Saturday, March 8, 2008

Une vie française

Now that we are past all that silly nonsense about 'freedom fries', I feel safe trotting out a couple of books that celebrate French culture and society.
Paris Café: the Sélect crowd by Noël Riley Fitch and Rick Tulka is an entertaining look at one of the most quintessential of the Parisian cafés. Its small little tables hosted the likes of Simone de Beauvoir, Pablo Picasso, Ernest Hemingway and Henry Miller, and it continues the tradition of being for "people who want to be alone but need company for it". There are a few recipes in the back for café staples - Onion Soup, Welsh Rarebit, Croque Monsieur - but most of the book is about the culture of the café. One of the most appealing facets of the book are Rick Tulka's sketches of the patrons. It brings the whole place to life, and you could almost feel like you are sitting there with a hot café au lait in front of you.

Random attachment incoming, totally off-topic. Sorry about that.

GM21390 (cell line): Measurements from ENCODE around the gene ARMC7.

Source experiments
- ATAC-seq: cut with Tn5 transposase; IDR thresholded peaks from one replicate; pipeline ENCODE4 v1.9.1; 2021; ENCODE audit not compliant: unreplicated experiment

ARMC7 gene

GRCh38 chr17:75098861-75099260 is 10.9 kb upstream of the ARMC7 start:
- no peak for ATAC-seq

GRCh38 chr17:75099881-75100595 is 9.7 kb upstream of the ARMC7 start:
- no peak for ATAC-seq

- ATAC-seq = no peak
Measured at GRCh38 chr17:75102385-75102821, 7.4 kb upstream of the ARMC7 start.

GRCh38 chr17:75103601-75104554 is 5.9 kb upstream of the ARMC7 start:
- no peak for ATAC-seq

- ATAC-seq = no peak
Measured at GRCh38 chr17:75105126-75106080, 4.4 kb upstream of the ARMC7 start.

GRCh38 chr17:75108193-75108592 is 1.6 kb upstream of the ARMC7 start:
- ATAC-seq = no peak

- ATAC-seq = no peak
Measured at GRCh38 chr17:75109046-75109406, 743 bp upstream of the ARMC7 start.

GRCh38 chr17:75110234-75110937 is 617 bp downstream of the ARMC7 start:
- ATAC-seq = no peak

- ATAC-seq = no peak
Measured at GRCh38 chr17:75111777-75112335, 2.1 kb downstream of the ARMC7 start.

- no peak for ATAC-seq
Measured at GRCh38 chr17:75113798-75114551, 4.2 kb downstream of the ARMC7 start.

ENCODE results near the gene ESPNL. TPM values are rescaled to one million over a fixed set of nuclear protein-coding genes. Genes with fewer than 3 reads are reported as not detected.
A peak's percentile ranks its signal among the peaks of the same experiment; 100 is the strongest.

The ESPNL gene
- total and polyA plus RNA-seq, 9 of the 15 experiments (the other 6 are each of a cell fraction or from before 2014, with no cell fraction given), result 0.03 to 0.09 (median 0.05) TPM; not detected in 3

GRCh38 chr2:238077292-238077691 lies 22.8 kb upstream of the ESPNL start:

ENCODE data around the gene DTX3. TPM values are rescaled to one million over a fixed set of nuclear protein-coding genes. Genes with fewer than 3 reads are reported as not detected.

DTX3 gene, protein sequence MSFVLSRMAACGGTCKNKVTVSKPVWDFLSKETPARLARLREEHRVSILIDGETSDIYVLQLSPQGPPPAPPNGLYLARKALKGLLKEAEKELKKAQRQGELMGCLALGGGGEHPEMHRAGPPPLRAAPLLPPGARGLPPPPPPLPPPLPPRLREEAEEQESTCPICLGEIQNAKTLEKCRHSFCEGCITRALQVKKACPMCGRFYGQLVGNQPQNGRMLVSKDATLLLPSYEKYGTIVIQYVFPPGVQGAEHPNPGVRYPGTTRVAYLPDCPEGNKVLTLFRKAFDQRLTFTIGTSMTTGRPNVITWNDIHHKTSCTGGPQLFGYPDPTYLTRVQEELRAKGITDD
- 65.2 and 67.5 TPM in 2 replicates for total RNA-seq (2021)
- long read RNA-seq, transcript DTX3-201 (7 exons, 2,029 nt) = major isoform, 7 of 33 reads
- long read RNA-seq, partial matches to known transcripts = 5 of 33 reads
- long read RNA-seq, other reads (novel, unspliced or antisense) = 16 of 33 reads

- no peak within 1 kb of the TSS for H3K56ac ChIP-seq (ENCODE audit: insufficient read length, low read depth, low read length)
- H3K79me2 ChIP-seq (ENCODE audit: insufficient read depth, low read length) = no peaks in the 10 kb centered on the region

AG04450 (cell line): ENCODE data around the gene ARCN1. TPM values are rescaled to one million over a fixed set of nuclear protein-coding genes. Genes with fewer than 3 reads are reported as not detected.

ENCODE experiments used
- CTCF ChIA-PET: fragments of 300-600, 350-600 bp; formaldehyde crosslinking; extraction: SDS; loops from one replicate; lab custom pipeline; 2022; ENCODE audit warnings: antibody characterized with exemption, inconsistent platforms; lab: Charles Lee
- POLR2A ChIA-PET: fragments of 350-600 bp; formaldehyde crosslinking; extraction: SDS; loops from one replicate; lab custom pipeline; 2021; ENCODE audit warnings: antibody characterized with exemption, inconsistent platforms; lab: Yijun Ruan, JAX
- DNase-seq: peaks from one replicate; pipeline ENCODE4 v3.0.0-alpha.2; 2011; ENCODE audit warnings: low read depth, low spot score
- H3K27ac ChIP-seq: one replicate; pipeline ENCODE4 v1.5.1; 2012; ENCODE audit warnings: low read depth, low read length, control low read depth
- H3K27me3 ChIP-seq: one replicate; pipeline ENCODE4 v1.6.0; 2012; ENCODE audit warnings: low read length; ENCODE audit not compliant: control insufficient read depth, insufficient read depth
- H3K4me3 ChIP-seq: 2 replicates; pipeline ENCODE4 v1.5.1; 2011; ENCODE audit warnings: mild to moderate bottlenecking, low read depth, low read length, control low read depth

The French Century: an illustrated history of modern France, by Brian Moynahan, is a more wide-ranging book. A chronological look at how France changed throughout the 20th century, this book covers all aspects of French society: arts, politics, sports, fashion, history, and economics. There is attention paid to the French love of vacations, the dark history of their treatment of French Jews in WWII, and the scandals that rocked the government in the late 1980's. If you want to know about the French, this is the book to read.

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